As reported in previous blog posts (January 17, 2014, January 21, 2014, and January 20, 2015), federal budget setbacks continue to severely impact the Internal Revenue Service (“IRS”) and its ability to carry out its lofty mission:
“[T]o provide America’s taxpayers top quality service by helping them understand and meet their tax responsibilities and by applying the tax law with integrity and fairness to all.”
Senator Ron Wyden (D-OR), Ranking Member of the United States Senate Committee on Finance, understands the critical role the IRS plays in maintaining our tax system. In a letter to IRS Commissioner John Koskinen, dated September 2, 2015, Senator Wyden professionally, but directly, questions the agency’s reallocation of IRS limited resources away from information technology (“IT”), enforcement and collection.
As reported in my January 20, 2015 blog post, IRS Commissioner Koskinen pronounced that, as a result of the budget cuts facing the IRS, in addition to several other expense cutting measures, (i) the IRS would not update and/or replace IT systems as previously scheduled; and (ii) the IRS would implement staff reductions and furloughs, resulting in 280,000 fewer collection matters being pursued and 46,000 fewer audits being conducted this fiscal year.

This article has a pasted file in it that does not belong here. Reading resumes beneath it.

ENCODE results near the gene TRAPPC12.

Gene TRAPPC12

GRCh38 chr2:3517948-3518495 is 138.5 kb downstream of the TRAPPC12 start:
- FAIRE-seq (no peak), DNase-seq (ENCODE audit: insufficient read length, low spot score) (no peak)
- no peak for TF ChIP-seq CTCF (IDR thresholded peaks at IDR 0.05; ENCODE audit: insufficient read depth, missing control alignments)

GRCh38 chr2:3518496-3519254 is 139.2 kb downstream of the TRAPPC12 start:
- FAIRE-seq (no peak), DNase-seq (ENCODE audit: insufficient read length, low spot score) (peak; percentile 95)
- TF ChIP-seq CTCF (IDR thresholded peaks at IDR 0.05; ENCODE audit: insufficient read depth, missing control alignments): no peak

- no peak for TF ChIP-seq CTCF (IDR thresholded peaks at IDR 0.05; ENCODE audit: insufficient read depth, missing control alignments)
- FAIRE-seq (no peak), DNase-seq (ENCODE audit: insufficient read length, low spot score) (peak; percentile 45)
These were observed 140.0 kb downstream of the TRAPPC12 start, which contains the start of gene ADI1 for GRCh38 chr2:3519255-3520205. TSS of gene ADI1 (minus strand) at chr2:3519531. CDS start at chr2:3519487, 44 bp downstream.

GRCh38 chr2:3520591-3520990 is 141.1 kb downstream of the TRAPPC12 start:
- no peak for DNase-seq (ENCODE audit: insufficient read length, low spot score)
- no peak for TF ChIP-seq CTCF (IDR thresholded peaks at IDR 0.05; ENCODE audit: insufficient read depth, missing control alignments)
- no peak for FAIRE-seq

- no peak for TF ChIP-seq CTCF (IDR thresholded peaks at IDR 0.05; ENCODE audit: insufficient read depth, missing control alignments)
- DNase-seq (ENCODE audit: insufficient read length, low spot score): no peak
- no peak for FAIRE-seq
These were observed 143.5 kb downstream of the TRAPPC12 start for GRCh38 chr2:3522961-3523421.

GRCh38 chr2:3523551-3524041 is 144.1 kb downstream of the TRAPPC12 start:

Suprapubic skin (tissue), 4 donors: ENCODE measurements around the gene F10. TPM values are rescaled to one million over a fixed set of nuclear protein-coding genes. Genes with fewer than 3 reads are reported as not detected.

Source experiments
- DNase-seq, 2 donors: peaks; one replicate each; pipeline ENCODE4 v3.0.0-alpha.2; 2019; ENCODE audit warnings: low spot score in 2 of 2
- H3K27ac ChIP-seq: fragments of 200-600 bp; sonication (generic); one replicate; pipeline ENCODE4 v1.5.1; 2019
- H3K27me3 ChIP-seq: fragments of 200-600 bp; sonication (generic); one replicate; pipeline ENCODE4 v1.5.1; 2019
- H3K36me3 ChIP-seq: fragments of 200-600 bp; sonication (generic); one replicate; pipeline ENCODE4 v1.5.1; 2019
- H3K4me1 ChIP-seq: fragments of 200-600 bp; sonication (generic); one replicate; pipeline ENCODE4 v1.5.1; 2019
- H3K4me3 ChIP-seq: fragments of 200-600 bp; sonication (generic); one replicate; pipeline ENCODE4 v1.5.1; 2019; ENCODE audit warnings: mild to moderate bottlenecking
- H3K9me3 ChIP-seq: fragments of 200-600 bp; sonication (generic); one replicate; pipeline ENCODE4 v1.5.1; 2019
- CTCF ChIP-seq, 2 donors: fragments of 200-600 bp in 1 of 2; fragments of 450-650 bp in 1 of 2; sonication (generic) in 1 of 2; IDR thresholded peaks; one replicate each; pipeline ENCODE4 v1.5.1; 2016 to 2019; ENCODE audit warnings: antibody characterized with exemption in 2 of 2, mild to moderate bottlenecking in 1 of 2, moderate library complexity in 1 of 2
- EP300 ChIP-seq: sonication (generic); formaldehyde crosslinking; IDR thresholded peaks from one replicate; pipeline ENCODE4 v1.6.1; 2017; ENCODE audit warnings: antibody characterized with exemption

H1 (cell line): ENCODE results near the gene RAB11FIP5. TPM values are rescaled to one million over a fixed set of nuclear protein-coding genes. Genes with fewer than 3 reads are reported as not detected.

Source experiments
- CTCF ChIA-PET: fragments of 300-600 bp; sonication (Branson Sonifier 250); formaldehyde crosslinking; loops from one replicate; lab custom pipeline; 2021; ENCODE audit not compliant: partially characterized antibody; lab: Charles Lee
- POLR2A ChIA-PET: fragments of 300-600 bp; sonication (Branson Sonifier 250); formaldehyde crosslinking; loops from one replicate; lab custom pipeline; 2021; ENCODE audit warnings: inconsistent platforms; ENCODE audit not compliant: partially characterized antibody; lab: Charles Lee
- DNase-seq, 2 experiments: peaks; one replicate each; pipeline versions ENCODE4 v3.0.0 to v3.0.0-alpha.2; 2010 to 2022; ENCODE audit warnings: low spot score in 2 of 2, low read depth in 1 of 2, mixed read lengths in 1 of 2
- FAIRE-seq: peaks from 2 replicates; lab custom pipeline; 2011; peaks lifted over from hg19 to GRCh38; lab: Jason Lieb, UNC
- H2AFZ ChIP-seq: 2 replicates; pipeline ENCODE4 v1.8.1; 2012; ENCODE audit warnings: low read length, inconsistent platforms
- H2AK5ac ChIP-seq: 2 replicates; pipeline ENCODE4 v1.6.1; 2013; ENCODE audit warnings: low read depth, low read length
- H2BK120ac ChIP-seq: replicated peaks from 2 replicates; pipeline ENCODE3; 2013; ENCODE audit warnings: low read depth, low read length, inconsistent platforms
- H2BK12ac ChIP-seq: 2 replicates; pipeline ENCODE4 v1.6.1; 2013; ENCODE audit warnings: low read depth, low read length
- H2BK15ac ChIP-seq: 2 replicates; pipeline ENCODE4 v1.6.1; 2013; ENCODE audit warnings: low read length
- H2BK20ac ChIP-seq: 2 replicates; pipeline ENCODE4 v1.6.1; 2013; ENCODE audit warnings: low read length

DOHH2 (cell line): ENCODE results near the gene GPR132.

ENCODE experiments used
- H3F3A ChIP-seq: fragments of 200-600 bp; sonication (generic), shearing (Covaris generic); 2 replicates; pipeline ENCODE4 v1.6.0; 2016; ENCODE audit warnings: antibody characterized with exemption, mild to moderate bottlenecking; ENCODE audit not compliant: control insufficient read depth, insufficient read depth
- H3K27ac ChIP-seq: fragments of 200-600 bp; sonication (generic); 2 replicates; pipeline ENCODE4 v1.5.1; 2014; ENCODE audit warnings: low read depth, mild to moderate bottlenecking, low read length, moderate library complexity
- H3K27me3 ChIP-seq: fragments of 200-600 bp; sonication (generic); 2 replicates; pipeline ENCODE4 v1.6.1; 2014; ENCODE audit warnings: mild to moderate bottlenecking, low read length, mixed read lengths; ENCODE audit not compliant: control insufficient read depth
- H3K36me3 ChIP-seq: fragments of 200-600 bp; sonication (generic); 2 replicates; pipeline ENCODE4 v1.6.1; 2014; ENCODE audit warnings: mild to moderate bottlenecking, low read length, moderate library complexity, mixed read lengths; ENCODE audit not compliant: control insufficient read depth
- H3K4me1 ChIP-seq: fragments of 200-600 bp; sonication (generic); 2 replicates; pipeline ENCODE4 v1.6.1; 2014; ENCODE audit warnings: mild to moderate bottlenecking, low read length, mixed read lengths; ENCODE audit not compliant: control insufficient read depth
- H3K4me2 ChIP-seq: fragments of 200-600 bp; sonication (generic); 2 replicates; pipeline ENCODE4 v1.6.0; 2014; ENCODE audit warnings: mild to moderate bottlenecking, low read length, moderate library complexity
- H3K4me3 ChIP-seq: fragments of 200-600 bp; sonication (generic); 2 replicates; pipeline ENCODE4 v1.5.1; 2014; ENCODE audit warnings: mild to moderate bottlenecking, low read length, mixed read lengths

In his letter, Senator Wyden points out some interesting facts that call into question Commissioner Koskinen’s expense cutting decisions. Foremost, Senator Wyden raises the fact that about $5.10 of taxes owed are collected for every dollar spent on enforcement efforts. Consequently, it is troubling that the Service is curtailing collection efforts, the very function that creates revenue. Isn’t there a better place to reduce expenses within the agency?
Senator Wyden predicts that as a result of Commissioner Koskinen’s expense cuts, in addition to reduced tax collections, the number of tax cheats will rise. This is especially true if the IRS does not use its available resources to improve IT systems.
It is difficult to disagree with Senator Wyden’s predictions or his criticism of the cost cutting measures being implemented within the IRS. In fact, Senator Wyden concludes the combination of reduced enforcement activity and funding cuts for IT systems is a “dangerous cycle” that will likely lead to increased tax fraud in this country. He states:
“Shouldn’t the American public view diminished enforcement and reduced IT spending for what they really are: tax cuts for tax cheats and kickbacks to crime syndicates?”
The facts are the facts. The budget cuts facing the IRS are significant. Commissioner Koskinen is presented with a very difficult dilemma. One thing is clear – cutting the funding for collection, enforcement, and IT systems will not serve our tax system well. That said, where should the cuts be made?